British Airway’s cabin crews are welcoming the start of the summer travel season with a 16-day strike that starts Saturday, affecting thousands of flights from and to Heathrow Airport from July 1 through Sunday, July 16.
It comes after a difficult time for the airline, which endured a catastrophic IT system failure over the bank holiday weekend at the end of May.
The strike will affect about one-third of BA's flights originating and terminating at Heathrow. It will ground long-haul flights, but most short-haul routes will be unaffected.
Bott & Co., a law firm, estimates that 400,000 passengers may be affected over the full 16-day strike period.
“If a passenger’s flight is cancelled or delayed for more than 3 hours then they are entitled to between €250 and €600 compensation, unless the disruption was caused by extraordinary circumstances," said Coby Benson, Flight Delay Solicitor at Bott & Co.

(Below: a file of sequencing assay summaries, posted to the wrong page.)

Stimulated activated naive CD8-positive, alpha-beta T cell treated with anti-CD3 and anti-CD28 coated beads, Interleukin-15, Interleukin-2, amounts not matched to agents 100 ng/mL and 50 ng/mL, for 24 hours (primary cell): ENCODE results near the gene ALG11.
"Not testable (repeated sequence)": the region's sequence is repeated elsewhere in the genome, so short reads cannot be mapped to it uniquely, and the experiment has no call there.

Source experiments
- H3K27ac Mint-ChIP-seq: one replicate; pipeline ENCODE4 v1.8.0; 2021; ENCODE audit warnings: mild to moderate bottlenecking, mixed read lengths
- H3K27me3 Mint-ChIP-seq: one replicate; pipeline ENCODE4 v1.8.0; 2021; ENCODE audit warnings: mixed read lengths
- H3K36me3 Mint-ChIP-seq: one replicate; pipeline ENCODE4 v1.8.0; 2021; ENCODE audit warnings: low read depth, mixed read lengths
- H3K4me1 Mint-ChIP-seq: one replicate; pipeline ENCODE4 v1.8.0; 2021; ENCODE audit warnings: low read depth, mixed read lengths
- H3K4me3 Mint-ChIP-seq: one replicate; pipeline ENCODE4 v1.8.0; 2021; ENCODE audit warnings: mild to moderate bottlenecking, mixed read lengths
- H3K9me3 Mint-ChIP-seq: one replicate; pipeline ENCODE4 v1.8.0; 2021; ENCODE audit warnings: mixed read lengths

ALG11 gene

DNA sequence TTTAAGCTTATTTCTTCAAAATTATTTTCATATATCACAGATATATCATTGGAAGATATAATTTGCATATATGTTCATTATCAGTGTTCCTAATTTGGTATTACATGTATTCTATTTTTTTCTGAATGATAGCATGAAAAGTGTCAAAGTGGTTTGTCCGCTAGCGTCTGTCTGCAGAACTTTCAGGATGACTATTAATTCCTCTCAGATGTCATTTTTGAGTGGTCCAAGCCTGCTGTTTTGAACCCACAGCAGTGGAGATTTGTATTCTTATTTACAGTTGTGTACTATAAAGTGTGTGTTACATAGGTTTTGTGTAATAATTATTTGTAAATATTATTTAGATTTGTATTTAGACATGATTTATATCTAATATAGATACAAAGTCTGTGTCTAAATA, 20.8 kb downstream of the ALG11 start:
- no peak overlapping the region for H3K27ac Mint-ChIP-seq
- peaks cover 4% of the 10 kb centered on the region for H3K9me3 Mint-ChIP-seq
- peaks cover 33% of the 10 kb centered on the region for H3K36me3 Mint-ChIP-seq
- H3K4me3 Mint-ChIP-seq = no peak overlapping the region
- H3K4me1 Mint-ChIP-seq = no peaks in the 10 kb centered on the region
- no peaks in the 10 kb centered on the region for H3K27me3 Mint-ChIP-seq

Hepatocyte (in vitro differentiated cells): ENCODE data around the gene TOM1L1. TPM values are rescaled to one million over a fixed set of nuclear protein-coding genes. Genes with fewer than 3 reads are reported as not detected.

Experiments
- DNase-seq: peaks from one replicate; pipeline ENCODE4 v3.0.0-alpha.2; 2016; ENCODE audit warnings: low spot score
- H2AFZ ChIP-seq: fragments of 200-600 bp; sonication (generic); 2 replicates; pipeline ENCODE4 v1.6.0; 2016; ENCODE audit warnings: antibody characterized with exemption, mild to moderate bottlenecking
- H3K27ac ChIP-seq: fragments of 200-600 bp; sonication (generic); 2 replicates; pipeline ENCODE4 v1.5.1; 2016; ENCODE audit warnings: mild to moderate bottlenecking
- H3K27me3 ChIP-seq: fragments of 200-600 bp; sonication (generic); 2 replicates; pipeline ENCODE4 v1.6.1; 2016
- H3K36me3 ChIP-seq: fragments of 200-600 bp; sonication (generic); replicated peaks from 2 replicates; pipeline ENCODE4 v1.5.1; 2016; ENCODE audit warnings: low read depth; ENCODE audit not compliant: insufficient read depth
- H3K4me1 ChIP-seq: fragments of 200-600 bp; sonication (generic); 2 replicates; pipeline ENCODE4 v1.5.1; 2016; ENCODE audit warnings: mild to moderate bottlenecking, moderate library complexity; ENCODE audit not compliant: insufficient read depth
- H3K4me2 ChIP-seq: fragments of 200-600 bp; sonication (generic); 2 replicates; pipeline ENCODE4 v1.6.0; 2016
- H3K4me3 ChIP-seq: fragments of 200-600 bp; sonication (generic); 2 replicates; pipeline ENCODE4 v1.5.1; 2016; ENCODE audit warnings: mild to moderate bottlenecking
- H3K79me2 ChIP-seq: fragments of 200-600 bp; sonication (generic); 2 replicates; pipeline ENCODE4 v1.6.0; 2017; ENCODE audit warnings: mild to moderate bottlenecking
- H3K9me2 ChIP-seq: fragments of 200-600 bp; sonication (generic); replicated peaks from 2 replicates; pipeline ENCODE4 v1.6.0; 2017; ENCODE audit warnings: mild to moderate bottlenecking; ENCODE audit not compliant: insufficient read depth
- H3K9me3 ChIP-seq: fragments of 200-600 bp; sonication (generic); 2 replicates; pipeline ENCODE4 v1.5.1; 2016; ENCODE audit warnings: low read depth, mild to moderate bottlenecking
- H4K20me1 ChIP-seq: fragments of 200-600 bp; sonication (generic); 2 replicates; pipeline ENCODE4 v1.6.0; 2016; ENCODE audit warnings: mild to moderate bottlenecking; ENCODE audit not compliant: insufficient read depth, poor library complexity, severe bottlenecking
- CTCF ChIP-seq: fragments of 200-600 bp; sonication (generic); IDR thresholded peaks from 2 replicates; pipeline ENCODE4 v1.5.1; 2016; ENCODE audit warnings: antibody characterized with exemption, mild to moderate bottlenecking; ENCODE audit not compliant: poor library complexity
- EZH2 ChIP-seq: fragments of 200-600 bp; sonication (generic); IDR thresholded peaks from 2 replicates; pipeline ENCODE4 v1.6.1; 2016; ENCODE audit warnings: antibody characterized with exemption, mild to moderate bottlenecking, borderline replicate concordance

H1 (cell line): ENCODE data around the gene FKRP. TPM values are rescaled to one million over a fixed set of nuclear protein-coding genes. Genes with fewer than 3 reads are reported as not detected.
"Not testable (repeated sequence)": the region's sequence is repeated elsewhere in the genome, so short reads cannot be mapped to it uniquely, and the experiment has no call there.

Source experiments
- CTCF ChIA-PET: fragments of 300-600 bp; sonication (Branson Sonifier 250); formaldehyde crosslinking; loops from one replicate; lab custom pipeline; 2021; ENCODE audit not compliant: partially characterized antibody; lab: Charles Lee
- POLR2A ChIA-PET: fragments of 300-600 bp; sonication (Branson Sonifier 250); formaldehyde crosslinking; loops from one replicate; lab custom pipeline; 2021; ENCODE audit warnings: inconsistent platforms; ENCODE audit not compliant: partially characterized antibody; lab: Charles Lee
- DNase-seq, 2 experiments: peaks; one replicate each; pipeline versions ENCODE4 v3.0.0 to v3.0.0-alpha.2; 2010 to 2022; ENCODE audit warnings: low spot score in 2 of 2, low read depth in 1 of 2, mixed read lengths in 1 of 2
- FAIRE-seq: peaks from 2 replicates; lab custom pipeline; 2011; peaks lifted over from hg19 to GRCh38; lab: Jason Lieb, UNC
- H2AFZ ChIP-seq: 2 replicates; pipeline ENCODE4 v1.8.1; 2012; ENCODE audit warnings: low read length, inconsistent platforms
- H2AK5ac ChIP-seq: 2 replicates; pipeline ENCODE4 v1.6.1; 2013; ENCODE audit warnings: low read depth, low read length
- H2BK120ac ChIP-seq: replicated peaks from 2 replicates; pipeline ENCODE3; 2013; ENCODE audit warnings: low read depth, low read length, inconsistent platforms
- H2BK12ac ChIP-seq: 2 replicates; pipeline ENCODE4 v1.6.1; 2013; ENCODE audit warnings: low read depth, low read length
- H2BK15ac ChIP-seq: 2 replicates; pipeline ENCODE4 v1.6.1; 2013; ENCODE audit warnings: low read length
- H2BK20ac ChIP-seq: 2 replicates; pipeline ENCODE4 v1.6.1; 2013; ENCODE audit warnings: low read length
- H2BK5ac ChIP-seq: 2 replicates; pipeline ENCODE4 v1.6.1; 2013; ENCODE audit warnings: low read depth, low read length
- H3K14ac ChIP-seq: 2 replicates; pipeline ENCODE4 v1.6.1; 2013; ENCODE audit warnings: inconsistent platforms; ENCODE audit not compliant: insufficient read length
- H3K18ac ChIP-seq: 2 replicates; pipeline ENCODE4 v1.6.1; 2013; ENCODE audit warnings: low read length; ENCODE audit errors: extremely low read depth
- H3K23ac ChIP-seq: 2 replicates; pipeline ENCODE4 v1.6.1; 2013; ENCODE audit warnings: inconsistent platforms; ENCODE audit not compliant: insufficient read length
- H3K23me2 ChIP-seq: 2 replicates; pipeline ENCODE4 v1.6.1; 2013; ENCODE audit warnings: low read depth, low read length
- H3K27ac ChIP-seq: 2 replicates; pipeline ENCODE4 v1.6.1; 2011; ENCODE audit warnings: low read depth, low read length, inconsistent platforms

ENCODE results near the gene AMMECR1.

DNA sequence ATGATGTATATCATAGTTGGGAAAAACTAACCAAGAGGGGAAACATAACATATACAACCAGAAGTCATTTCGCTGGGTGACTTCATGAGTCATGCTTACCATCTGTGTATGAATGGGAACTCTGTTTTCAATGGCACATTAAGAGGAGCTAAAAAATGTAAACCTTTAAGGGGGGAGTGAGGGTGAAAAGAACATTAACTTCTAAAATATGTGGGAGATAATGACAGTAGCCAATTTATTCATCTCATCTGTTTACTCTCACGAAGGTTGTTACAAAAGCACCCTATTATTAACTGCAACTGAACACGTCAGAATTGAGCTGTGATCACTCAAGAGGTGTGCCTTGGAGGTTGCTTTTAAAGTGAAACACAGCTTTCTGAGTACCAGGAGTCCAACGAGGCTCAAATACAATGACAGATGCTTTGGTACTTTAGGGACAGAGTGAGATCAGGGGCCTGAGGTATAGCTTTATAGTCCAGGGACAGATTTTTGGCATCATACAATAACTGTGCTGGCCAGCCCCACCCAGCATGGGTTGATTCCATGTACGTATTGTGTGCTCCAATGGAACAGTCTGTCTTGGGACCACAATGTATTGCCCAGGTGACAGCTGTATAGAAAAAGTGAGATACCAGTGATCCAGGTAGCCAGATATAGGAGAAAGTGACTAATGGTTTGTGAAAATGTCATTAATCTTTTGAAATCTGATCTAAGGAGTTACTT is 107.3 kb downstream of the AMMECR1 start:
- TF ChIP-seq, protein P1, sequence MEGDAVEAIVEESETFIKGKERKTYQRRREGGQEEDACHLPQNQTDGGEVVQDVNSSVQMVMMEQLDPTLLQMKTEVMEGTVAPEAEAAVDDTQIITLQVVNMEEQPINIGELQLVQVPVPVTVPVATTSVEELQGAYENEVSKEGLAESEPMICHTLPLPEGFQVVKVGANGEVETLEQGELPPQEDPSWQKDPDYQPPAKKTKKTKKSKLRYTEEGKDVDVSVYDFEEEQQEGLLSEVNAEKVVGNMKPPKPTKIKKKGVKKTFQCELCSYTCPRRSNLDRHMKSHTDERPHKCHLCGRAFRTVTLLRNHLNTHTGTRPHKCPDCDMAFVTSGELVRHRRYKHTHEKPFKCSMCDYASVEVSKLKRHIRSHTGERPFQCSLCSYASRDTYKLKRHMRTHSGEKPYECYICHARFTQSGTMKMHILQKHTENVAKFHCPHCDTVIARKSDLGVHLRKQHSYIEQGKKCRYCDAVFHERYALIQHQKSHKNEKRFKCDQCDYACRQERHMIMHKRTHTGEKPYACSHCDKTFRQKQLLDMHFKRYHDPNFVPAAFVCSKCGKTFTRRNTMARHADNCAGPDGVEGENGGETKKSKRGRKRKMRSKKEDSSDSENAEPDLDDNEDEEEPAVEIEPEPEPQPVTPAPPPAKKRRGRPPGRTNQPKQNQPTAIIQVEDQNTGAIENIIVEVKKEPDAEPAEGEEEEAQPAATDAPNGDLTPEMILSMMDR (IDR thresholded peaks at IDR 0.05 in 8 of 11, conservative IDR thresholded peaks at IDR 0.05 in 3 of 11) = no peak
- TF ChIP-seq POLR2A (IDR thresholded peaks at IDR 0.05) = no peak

“The law says that circumstances are only extraordinary if they are beyond the airline’s control or due to events that are ‘not inherent’ in the day-to-day activity of an airline. In our opinion this is not extraordinary since the events are well within British Airways’ control and the management of disgruntled staff is simply part and parcel of running any business, not least an airline."
Not surprisingly, British laws regarding compensation differ from those in the U.S. Passengers whose flights are cancelled and who abandon their travel plans may be entitled to compensation as well as a refund, Bott & Co. said in an online guide for passengers.
If a flight is delayed for more than five hours rather than cancelled and the passenger abandons their travel, then they are only entitled to claim a refund on the ticket.
If the time affected reaches three or more hours, passengers can then look to make a claim for flight delay compensation for the loss of their time and the inconvenience caused, Bott said in a section dealing with delays.